The founder of Myriad Pictures tells Patrick Frater why bigger is better in the changing film sales sector.
Your company prides itself on selling films from a myriad of genres. What are you looking for when you pick up a title'
Although I hate to make comparisons with other companies, we are looking for a broad mix similar to Miramax and Dimension. On the one hand we are looking for quality, artistic, talent-driven films that make unique, compelling viewing. On the other hand, we want mainstream commercial films, be they action or genre films. That's what it takes to be in business today - and to stay in business.
Are you saying that one is a loss leader for the other'
Look at revenues and costs. There is an analogy between movies and publishing in that the wonderfully-written small books make a fraction of the revenues of the bestsellers. You need a few of those in the shop window and to pay the rent. In Myriad's case, some are not so small. The Chen Kaige film has a budget of $30m. That is in the middle. It has a foot in both the commercial and the art camps.
So does that make it riskier than a pure genre project or more viable than a classic arthouse title'
We are pleased that Amuse in Japan, Pathe in the UK and other companies that have made offers are willing to take that risk too. There is a strong upside. It is a title that will undoubtedly work for television and it is an incredibly strong video title.
What was the idea behind the recent corporate manoeuvres in which Germany's IN-motion bought Myriad and then bought J&M Entertainment'
My business partner, Philip von Alvensleben, was one of the principals of the [IN-motion] IPO this summer and always intended that we would be folded into the larger entity. The idea behind the J&M acquisition and the merging of the two is a response to the globalisation of the industry. If you are just a Los Angeles company, or just a London-based company, you are working at a disadvantage. That is why companies like Intermedia have strong offices in both cities; you are drawing from both talent pools. Our strategy is to look for films that can be produced or co-produced in the UK and Europe. That does not mean that German money is going to be our sole source of financing, because there are a lot of other very good partners out there.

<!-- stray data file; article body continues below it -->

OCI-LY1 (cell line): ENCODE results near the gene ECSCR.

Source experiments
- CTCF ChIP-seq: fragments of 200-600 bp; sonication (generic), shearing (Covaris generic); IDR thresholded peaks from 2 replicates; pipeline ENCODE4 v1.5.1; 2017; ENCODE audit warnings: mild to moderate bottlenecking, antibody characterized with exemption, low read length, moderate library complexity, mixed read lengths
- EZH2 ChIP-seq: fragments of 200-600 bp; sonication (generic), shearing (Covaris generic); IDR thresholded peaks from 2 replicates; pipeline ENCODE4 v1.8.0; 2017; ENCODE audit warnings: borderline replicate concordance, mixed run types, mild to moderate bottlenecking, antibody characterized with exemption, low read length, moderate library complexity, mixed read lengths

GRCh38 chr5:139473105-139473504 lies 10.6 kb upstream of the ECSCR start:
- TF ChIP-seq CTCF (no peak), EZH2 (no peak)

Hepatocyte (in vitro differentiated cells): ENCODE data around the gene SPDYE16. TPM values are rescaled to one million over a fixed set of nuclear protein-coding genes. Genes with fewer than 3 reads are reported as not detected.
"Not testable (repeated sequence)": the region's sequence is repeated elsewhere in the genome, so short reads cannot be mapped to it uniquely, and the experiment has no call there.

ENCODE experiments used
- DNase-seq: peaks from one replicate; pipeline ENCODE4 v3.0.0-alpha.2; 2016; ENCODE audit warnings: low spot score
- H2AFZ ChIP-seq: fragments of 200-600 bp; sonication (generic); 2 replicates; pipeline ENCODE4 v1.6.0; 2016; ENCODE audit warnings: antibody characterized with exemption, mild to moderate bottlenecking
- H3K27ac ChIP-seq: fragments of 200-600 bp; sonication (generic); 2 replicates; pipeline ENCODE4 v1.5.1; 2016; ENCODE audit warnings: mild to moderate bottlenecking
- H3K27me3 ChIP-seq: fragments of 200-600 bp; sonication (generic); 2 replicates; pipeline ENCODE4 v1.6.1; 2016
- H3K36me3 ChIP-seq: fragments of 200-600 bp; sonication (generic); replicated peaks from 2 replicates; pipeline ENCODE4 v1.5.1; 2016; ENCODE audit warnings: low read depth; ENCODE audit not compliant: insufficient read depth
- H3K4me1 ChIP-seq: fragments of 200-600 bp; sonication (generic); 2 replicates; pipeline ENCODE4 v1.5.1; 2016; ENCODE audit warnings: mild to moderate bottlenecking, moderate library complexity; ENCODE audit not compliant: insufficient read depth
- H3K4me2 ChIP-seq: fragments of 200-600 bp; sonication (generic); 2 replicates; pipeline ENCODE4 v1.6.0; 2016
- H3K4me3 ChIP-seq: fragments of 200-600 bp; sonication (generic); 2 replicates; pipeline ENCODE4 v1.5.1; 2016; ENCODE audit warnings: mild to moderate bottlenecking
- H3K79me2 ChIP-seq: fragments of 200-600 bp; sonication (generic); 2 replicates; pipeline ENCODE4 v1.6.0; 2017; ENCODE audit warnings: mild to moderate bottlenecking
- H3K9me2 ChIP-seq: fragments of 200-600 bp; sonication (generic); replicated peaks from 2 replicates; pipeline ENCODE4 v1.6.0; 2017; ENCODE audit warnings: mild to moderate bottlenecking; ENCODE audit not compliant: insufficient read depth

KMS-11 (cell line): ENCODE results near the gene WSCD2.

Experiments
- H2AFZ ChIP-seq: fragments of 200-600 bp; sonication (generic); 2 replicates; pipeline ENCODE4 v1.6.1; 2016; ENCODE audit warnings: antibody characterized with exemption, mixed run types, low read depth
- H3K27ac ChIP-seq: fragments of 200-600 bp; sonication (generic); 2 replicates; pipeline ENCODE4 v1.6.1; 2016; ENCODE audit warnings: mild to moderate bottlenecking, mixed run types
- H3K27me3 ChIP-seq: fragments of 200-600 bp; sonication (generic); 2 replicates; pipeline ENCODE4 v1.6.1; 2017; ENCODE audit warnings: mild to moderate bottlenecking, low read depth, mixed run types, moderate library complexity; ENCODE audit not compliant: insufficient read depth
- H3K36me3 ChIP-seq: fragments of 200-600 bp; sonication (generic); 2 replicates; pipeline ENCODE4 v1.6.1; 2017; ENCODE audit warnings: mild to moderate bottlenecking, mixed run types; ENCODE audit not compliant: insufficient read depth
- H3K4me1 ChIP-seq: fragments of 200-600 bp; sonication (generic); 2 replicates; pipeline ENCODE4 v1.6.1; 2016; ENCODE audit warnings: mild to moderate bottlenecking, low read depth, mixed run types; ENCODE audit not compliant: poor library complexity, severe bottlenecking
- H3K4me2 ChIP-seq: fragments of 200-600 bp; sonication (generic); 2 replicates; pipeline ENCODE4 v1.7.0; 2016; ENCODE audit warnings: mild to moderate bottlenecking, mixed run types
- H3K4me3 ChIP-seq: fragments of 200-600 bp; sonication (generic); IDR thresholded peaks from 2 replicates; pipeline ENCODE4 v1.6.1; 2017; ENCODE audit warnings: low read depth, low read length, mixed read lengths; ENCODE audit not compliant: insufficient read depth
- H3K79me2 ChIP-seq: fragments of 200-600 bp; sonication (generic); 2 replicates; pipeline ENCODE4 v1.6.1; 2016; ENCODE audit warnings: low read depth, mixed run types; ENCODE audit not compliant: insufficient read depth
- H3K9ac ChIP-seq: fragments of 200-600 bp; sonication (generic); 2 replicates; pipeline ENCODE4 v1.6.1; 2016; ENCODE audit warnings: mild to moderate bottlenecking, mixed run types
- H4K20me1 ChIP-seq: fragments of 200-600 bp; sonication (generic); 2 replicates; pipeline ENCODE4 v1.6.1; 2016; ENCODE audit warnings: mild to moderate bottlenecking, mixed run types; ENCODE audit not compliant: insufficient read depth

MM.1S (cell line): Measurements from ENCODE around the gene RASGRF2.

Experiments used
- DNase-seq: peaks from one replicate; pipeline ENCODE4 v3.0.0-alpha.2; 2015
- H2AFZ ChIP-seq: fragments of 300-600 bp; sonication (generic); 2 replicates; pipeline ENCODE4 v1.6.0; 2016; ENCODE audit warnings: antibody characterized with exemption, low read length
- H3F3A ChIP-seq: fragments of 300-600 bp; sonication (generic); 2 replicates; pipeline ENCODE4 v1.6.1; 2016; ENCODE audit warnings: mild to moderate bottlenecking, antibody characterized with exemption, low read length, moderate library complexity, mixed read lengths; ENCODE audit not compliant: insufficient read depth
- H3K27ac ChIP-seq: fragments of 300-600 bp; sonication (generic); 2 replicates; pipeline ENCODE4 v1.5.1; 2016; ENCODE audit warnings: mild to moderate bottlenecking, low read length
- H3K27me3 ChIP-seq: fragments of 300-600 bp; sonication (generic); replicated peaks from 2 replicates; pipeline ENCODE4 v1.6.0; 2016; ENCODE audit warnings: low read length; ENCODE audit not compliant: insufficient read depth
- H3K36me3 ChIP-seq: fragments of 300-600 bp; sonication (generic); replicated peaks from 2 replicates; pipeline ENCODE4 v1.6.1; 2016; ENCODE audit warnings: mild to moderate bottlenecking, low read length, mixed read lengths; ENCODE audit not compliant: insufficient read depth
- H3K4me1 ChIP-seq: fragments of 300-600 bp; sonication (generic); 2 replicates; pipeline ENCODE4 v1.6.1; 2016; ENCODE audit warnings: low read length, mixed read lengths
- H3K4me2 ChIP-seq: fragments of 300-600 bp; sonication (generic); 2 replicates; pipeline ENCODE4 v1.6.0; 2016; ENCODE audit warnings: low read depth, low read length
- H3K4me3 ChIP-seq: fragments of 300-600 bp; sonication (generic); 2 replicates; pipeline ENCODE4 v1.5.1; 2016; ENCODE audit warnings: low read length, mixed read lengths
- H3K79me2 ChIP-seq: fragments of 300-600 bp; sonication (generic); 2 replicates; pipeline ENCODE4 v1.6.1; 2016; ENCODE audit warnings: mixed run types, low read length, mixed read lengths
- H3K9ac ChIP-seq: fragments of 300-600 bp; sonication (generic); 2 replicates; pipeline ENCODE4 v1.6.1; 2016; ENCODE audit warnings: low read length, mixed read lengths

How will the two sales companies work together'
We are already integrating the sales staff and the servicing will be handled through London. We are integrating production and acquisitions and want to increase production staff in the UK.
Isn't that too ambitious at a time when the sales business is looking tough'
The days of traditional sales companies that go to festivals and seek out a gem that some producer has managed to get into a festival are over. They are competing with teams of executives from every major and the likes of Miramax. But if you have the right product, the sales business is still a good one to be in. There has to be a production or co-production activity that becomes your main source of product. Once you have a base of product, you can become more opportunistic.
Isn't the changing pan-European scale of some of the buyers also lessening the need for sales companies'
We are constantly battling with that one. If your film gets a profile above a certain level, you get offers from Hollywood or European majors. You have to decide whether to take the extra $1m-$2m you get from a larger deal or take a loss on a film up front in order to have a long-term locomotive for some of your smaller films.
Kirk D'Amico is president and founder of sales and financing company Myriad Pictures, which is now handling Chen Kaige's Killing Me Softly, Liz Hurley- and Steve Buscemi-starrer Double Whammy and Brides, which is being produced by Martin Scorsese and Barbara De Fina. Prior to joining Myriad, he headed sales and co-productions for Village Roadshow Pictures. He has also worked at Samuel Goldwyn, Videfilm, RKO Pictures and as a lawyer at the Federal Communications Commission.